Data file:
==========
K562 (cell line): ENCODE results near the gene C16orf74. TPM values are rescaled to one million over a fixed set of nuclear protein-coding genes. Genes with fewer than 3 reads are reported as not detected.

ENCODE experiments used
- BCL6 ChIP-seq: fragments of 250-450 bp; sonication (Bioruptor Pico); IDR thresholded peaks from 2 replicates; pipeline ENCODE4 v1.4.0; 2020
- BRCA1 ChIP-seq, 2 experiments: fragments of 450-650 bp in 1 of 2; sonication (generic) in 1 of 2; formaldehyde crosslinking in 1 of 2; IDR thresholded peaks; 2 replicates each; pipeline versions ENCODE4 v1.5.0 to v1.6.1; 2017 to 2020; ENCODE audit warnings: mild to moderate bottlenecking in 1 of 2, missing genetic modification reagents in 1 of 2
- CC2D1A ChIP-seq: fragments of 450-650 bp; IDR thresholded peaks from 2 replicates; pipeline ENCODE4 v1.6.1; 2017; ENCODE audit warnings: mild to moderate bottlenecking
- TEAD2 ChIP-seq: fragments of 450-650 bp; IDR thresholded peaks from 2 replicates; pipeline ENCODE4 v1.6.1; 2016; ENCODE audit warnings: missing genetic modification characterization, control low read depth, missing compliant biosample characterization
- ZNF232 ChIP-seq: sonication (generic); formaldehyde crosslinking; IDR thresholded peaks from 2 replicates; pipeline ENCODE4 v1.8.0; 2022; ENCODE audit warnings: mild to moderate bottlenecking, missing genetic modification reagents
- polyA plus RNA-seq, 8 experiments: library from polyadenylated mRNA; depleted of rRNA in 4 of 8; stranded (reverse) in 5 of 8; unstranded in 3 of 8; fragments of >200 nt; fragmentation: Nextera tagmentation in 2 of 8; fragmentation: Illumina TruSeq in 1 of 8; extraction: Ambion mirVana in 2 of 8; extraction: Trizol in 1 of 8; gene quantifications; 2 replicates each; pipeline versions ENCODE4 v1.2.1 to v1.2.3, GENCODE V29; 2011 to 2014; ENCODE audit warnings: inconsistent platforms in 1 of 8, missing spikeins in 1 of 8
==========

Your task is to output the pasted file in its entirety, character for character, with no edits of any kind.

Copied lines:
K562 (cell line): ENCODE results near the gene C16orf74. TPM values are rescaled to one million over a fixed set of nuclear protein-coding genes. Genes with fewer than 3 reads are reported as not detected.

ENCODE experiments used
- BCL6 ChIP-seq: fragments of 250-450 bp; sonication (Bioruptor Pico); IDR thresholded peaks from 2 replicates; pipeline ENCODE4 v1.4.0; 2020
- BRCA1 ChIP-seq, 2 experiments: fragments of 450-650 bp in 1 of 2; sonication (generic) in 1 of 2; formaldehyde crosslinking in 1 of 2; IDR thresholded peaks; 2 replicates each; pipeline versions ENCODE4 v1.5.0 to v1.6.1; 2017 to 2020; ENCODE audit warnings: mild to moderate bottlenecking in 1 of 2, missing genetic modification reagents in 1 of 2
- CC2D1A ChIP-seq: fragments of 450-650 bp; IDR thresholded peaks from 2 replicates; pipeline ENCODE4 v1.6.1; 2017; ENCODE audit warnings: mild to moderate bottlenecking
- TEAD2 ChIP-seq: fragments of 450-650 bp; IDR thresholded peaks from 2 replicates; pipeline ENCODE4 v1.6.1; 2016; ENCODE audit warnings: missing genetic modification characterization, control low read depth, missing compliant biosample characterization
- ZNF232 ChIP-seq: sonication (generic); formaldehyde crosslinking; IDR thresholded peaks from 2 replicates; pipeline ENCODE4 v1.8.0; 2022; ENCODE audit warnings: mild to moderate bottlenecking, missing genetic modification reagents
- polyA plus RNA-seq, 8 experiments: library from polyadenylated mRNA; depleted of rRNA in 4 of 8; stranded (reverse) in 5 of 8; unstranded in 3 of 8; fragments of >200 nt; fragmentation: Nextera tagmentation in 2 of 8; fragmentation: Illumina TruSeq in 1 of 8; extraction: Ambion mirVana in 2 of 8; extraction: Trizol in 1 of 8; gene quantifications; 2 replicates each; pipeline versions ENCODE4 v1.2.1 to v1.2.3, GENCODE V29; 2011 to 2014; ENCODE audit warnings: inconsistent platforms in 1 of 8, missing spikeins in 1 of 8